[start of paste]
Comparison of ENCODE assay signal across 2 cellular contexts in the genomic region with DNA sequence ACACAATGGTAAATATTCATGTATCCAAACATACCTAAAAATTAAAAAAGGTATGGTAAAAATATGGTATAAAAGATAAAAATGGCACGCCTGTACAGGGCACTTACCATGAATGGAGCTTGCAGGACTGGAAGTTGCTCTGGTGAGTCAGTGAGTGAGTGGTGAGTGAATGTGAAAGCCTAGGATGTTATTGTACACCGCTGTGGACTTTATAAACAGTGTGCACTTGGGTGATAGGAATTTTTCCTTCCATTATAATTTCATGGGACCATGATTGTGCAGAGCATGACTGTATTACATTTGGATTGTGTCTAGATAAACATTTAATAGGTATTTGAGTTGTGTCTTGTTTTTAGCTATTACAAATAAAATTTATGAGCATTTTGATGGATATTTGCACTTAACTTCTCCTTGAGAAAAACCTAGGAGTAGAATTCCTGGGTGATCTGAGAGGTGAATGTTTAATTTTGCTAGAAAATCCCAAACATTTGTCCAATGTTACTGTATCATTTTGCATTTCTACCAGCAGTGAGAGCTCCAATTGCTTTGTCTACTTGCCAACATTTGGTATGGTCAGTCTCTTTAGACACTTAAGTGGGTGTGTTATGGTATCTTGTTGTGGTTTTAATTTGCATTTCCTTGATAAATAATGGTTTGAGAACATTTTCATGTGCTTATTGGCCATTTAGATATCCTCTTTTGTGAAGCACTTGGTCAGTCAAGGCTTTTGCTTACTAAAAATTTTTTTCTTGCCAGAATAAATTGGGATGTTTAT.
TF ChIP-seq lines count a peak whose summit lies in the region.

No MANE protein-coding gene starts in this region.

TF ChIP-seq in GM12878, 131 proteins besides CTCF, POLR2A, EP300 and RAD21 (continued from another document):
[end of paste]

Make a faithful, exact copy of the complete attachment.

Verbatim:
Comparison of ENCODE assay signal across 2 cellular contexts in the genomic region with DNA sequence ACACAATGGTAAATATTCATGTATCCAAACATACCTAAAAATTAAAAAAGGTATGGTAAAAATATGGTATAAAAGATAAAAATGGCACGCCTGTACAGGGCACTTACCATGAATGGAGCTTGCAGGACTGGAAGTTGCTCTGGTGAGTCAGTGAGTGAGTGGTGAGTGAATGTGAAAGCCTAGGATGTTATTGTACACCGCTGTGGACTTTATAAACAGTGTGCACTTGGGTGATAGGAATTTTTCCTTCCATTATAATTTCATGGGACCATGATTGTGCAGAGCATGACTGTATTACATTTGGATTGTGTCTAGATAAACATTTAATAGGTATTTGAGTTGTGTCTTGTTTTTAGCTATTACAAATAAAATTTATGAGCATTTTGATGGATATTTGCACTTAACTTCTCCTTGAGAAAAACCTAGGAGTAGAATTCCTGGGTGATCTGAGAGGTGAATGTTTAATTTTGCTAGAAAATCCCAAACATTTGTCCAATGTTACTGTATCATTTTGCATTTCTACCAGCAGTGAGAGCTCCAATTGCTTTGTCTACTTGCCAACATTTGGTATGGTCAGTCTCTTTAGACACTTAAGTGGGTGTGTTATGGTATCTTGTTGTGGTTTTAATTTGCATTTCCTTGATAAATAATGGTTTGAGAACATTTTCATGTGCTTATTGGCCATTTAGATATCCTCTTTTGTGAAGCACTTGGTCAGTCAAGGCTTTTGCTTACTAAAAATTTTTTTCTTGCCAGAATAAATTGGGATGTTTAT.
TF ChIP-seq lines count a peak whose summit lies in the region.

No MANE protein-coding gene starts in this region.

TF ChIP-seq in GM12878, 131 proteins besides CTCF, POLR2A, EP300 and RAD21 (continued from another document):